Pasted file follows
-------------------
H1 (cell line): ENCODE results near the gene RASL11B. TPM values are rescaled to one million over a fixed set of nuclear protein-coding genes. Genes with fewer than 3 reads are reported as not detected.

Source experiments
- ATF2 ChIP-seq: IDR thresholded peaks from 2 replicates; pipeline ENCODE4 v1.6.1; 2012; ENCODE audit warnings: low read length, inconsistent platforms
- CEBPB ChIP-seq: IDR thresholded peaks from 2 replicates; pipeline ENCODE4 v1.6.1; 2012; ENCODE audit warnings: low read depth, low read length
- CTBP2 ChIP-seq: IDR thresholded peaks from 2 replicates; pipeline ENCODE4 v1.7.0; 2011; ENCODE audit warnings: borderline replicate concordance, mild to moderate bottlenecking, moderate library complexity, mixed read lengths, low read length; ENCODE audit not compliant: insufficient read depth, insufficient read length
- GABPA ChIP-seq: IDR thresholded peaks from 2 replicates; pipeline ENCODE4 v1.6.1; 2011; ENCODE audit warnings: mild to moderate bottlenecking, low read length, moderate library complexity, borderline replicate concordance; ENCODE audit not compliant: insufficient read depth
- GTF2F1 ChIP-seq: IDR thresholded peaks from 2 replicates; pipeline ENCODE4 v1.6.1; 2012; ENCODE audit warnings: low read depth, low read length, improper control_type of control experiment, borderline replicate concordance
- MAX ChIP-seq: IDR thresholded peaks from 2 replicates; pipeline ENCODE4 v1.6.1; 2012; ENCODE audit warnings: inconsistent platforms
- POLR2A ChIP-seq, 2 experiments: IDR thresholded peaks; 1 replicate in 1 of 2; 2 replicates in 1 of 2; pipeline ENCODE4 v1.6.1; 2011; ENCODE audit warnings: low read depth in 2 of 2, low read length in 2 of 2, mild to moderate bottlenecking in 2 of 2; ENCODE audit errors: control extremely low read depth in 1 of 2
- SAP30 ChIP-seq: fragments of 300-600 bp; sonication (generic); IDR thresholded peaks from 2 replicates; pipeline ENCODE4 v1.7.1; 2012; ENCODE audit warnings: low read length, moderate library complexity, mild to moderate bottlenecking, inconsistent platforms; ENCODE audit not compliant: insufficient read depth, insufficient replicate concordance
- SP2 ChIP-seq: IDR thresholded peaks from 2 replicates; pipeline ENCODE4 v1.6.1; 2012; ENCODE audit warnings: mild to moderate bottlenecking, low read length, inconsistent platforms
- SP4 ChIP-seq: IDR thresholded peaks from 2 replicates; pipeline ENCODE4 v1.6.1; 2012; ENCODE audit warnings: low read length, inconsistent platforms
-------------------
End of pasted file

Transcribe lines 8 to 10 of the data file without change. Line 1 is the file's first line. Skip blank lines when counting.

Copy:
- MAX ChIP-seq: IDR thresholded peaks from 2 replicates; pipeline ENCODE4 v1.6.1; 2012; ENCODE audit warnings: inconsistent platforms
- POLR2A ChIP-seq, 2 experiments: IDR thresholded peaks; 1 replicate in 1 of 2; 2 replicates in 1 of 2; pipeline ENCODE4 v1.6.1; 2011; ENCODE audit warnings: low read depth in 2 of 2, low read length in 2 of 2, mild to moderate bottlenecking in 2 of 2; ENCODE audit errors: control extremely low read depth in 1 of 2
- SAP30 ChIP-seq: fragments of 300-600 bp; sonication (generic); IDR thresholded peaks from 2 replicates; pipeline ENCODE4 v1.7.1; 2012; ENCODE audit warnings: low read length, moderate library complexity, mild to moderate bottlenecking, inconsistent platforms; ENCODE audit not compliant: insufficient read depth, insufficient replicate concordance